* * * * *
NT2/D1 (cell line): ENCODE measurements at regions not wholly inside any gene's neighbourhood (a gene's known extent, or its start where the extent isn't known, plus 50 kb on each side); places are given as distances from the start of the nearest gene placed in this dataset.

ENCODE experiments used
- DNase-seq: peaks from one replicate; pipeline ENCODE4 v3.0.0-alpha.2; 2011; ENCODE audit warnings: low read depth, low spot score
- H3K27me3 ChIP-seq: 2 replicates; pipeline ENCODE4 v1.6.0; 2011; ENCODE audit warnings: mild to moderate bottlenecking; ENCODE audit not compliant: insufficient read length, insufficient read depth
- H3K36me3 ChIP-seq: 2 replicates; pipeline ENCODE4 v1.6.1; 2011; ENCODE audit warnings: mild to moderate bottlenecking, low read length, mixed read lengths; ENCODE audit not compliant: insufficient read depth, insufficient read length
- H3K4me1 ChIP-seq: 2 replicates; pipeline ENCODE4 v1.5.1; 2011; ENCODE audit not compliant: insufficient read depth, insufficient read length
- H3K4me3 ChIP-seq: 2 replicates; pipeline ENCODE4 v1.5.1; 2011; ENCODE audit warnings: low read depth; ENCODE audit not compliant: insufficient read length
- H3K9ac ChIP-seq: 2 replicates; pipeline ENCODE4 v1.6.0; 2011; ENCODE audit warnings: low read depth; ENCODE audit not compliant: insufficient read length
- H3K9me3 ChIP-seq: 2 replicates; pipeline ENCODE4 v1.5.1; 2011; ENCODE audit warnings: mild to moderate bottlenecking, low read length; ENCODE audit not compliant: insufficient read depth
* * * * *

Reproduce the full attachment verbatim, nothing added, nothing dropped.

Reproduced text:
NT2/D1 (cell line): ENCODE measurements at regions not wholly inside any gene's neighbourhood (a gene's known extent, or its start where the extent isn't known, plus 50 kb on each side); places are given as distances from the start of the nearest gene placed in this dataset.

ENCODE experiments used
- DNase-seq: peaks from one replicate; pipeline ENCODE4 v3.0.0-alpha.2; 2011; ENCODE audit warnings: low read depth, low spot score
- H3K27me3 ChIP-seq: 2 replicates; pipeline ENCODE4 v1.6.0; 2011; ENCODE audit warnings: mild to moderate bottlenecking; ENCODE audit not compliant: insufficient read length, insufficient read depth
- H3K36me3 ChIP-seq: 2 replicates; pipeline ENCODE4 v1.6.1; 2011; ENCODE audit warnings: mild to moderate bottlenecking, low read length, mixed read lengths; ENCODE audit not compliant: insufficient read depth, insufficient read length
- H3K4me1 ChIP-seq: 2 replicates; pipeline ENCODE4 v1.5.1; 2011; ENCODE audit not compliant: insufficient read depth, insufficient read length
- H3K4me3 ChIP-seq: 2 replicates; pipeline ENCODE4 v1.5.1; 2011; ENCODE audit warnings: low read depth; ENCODE audit not compliant: insufficient read length
- H3K9ac ChIP-seq: 2 replicates; pipeline ENCODE4 v1.6.0; 2011; ENCODE audit warnings: low read depth; ENCODE audit not compliant: insufficient read length
- H3K9me3 ChIP-seq: 2 replicates; pipeline ENCODE4 v1.5.1; 2011; ENCODE audit warnings: mild to moderate bottlenecking, low read length; ENCODE audit not compliant: insufficient read depth